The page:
Growing Up With Flying Saucers


In those years immediately following World War II, few Americans knew how much serious ‘official’ military attention was being paid to the subject of Flying Saucers. Policies and agendas established behind the scenes regarding Extra-terrestrials were deliberately kept secret from most of our country’s population. And yet the impact of these secrets would affect our lives for all the decades that followed…
Director of Air Materiel Command, General Nathan Twining…

“The phenomenon reported is something real and not visionary or fictitious. There are objects probably approximating the shape of a disc, of such appreciable size as to appear to be as large as man-made aircraft.
The reported operating characteristics such as extreme rates of climb, maneuverability and action which must be considered evasive when sighted or contacted by friendly aircraft and radar, lend belief to the possibility that some of the objects are controlled either manually, automatically or remotely.”

Director of the CIA, Vice Admiral Roscoe Hillenkoetter…
“Behind the scenes high ranking Air Force officers are soberly concerned about the UFOs. But through official secrecy and ridicule, many citizens are led to believe the unknown flying objects are nonsense.”

Al Chopp, U.S. Air Force ‘Project Blue Book’s civilian press officer…
“We’ve been ordered to work up a national debunking campaign, planting articles in magazines and arranging broadcasts to make UFO reports sound like poppycock.”


“Well, if there’s a bright center to the universe, you’re on the planet that it’s farthest from…”

To borrow a phrase from Luke Skywalker

I could fully appreciate the lonely sentiment of a galactic farm boy from ‘long, long ago and far, far away’. I was born a post-war ‘baby boomer’ to the flat-lands of northwestern Ohio; raised to provincial, middle-class, small-town sensibilities. Our humble village was a convergence of state roads and rail lines—an island of humanity lost in a sea of corn, wheat and soybean fields. Life there was bland work-a-day tedium. The most excitement my rural kid-hood had to offer was watching the weeds grow. So you can guess just how electrifying the notion of ‘flying saucers’ visiting from outer space was to the festering, pre-adolescent imagination of an Ohio hayseed like myself! UFOs were a big deal back in the ‘Fifties’, and somehow I knew they were REAL!


Was life truly simpler way back in the 1950’s or were we more simple-minded? Ours was the first generation to find daily existence dominated by an incredible new electronic device called…. ‘television’.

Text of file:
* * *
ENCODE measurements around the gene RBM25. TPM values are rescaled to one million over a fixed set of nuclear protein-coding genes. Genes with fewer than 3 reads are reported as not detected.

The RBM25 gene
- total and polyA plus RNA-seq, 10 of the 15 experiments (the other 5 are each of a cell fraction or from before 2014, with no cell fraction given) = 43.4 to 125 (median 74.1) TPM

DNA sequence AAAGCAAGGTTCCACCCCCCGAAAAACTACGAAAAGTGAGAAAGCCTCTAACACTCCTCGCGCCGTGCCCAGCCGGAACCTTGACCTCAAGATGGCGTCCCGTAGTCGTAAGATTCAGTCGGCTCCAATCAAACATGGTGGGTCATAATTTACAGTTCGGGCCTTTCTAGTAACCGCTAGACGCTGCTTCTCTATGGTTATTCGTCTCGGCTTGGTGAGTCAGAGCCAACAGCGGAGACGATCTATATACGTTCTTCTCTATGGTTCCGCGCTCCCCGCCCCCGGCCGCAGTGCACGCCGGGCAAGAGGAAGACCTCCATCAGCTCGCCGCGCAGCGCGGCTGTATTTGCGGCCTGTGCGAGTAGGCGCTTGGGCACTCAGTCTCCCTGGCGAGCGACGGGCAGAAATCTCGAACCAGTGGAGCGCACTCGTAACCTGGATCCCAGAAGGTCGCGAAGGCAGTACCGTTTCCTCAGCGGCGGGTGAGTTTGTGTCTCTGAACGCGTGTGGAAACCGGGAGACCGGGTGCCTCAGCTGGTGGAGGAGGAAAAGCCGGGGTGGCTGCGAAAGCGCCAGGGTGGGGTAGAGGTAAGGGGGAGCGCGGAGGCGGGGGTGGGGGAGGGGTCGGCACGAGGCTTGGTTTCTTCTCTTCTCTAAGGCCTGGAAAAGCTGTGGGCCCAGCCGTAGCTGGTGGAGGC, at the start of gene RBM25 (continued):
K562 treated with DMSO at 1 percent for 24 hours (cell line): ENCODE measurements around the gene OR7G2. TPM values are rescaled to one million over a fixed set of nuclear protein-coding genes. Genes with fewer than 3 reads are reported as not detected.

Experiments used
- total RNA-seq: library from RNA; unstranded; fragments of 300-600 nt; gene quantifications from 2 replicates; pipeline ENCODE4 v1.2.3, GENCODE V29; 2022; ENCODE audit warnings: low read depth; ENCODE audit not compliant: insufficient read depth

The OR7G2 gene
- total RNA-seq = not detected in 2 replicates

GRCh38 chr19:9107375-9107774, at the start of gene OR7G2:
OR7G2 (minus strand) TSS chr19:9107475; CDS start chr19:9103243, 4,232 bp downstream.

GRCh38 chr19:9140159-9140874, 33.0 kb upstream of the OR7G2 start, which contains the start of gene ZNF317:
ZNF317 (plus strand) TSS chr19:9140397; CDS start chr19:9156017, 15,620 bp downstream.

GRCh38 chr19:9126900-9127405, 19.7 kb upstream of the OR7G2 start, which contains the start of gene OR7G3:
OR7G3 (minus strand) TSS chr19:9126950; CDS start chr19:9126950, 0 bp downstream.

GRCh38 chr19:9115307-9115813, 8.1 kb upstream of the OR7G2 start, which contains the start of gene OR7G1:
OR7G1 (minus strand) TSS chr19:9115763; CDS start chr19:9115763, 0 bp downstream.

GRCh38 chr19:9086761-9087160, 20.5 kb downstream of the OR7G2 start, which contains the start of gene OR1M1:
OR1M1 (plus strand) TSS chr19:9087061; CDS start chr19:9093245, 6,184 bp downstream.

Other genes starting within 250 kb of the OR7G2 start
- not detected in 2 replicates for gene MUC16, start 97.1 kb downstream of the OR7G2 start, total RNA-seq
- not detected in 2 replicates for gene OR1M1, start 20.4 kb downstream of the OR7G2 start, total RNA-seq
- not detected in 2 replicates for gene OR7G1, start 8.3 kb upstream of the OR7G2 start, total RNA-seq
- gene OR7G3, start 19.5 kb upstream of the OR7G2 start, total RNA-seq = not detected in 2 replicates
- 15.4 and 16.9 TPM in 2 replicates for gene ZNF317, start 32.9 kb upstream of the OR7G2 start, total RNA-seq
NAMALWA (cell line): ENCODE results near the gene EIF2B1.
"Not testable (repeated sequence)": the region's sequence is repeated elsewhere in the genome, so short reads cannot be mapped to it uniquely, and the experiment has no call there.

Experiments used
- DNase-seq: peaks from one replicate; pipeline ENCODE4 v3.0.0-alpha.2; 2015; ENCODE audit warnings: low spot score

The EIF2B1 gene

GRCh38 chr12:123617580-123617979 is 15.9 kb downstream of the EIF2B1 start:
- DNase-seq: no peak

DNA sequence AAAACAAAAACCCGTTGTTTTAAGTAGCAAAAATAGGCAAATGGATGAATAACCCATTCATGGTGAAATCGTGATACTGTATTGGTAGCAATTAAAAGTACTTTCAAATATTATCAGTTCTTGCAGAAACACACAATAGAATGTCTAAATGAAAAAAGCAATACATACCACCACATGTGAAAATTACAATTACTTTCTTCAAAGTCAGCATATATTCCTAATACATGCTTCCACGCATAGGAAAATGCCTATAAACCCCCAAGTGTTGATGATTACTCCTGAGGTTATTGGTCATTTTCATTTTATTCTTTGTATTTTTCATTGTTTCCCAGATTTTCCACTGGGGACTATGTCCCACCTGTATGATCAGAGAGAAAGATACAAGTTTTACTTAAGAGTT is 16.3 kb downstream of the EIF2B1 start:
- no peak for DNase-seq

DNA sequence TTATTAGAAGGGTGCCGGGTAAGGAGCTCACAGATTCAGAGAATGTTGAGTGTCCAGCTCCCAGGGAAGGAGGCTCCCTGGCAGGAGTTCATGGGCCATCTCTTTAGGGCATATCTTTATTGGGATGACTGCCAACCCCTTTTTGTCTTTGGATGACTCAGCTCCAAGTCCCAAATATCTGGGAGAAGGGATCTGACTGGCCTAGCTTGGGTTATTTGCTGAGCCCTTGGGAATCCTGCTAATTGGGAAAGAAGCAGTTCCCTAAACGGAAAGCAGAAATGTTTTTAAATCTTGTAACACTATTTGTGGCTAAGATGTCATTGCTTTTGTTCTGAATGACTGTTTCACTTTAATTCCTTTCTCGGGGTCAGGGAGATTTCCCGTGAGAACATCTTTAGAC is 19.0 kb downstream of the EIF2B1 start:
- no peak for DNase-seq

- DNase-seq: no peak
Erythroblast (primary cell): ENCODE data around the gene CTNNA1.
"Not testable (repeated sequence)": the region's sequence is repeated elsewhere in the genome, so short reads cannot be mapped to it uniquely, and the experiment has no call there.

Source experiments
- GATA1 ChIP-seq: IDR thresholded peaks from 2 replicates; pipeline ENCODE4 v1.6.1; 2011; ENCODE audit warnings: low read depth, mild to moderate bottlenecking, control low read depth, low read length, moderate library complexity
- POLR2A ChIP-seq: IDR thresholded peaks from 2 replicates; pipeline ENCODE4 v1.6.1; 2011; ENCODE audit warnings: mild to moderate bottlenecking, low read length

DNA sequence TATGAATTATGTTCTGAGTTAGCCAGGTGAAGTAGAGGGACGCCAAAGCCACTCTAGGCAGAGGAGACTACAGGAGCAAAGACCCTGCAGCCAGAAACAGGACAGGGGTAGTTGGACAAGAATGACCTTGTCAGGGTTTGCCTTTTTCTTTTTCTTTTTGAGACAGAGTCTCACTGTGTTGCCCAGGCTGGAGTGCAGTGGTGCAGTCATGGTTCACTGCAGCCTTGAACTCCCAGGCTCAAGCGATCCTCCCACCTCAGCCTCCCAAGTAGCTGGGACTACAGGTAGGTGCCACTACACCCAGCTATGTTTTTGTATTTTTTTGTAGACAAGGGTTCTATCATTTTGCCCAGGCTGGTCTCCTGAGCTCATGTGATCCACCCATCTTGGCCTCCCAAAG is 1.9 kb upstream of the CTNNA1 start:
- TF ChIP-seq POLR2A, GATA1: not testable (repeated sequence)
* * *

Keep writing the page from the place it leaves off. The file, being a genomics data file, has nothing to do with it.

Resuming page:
That magic box in the corner of our living rooms supplied us with a hypnotizing visual cavalcade of news and entertainment that fully defined our perception of daily reality. And yet while we were being happily anesthetized by such video fare as Ozzie and Harriet, I Love Lucy, and the Mickey Mouse Club, the cruel truth was our euphoric post-war culture could instantly vanish at any time in a blinding flash of atomic fission…

By the 1950’s we actually lived our daily lives in a science-fiction reality. So the notion of ‘flying saucers’ seemed to naturally fit into our world of ‘atomic-bomb’s, supersonic planes, rockets and Sputniks. It was all as much a part of growing up as hot-dogs, French fries and soda-pop.

Even Davy Crockett and Pinocchio made room for space rockets when Walt Disney featured famed German rocket scientist, Wernher von Braun predicting future manned space expeditions on his ‘Man and the Moon’ TV presentation.

And ultimately, it was Hollywood that most profoundly inspired my fascination with flying saucers… Fifties filmmakers kept the pot stirred with frothy science fiction movies that furnished rich sustenance for my hungry young imagination languishing in a cultural ‘death valley’…

Invaders from space seemed to echo our nation’s unease with the growing menace of Soviet Communist aggression. Of course in 1956 global politics were a vague abstraction to a kid like me. Instead, I was being happily dazzled by M-G-M’s Cinemascope and Technicolor block-buster “Forbidden Planet” at the local drive-in movie…

 I loved that sleek saucer from “Forbidden Planet”, although Hollywood saucers were the only ones I ever actually saw myself. But even as a grade school kid, I realized grown-ups were genuinely concerned that something flying in our skies could not be accounted for.

 There were too many stories and photographs of circular flying machines, physical craft of intelligent design, which could not be accounted for, given our 20th Century understanding of aerodynamics—no wings, no propellers, no turbojets, no rockets! Yet somehow these machines were able to ‘fly’ by means unknown to Earthly physics. So, if they were not built by Earth humans–the unavoidable conclusion remained, they must have been built by ‘somebody’ from ‘somewhere’ else! And that could only mean that these flying contraptions were likely flown by intelligences from other worlds far out in space!

However, despite enthusiastic public expectations, no official explanation was forthcoming from our government leaders. The President and all of his military advisors refused to provide any definitive answers to this mystery. Quite the contrary, UFOs were dismissed with official military disdain as mass hallucinations and Cold-War jitters.

Still, flying saucers remained an enigma that simply would not go away…

So, I formed my own answers to the UFO mystery. Since it was obvious that whoever piloted these saucers was not making war with humanity, or out to take planet Earth by military conquest, they must be random, curious explorers anonymously peeking in on our ways of life. If we Earthlings had ships to visit other planets, isn’t that what we’d do?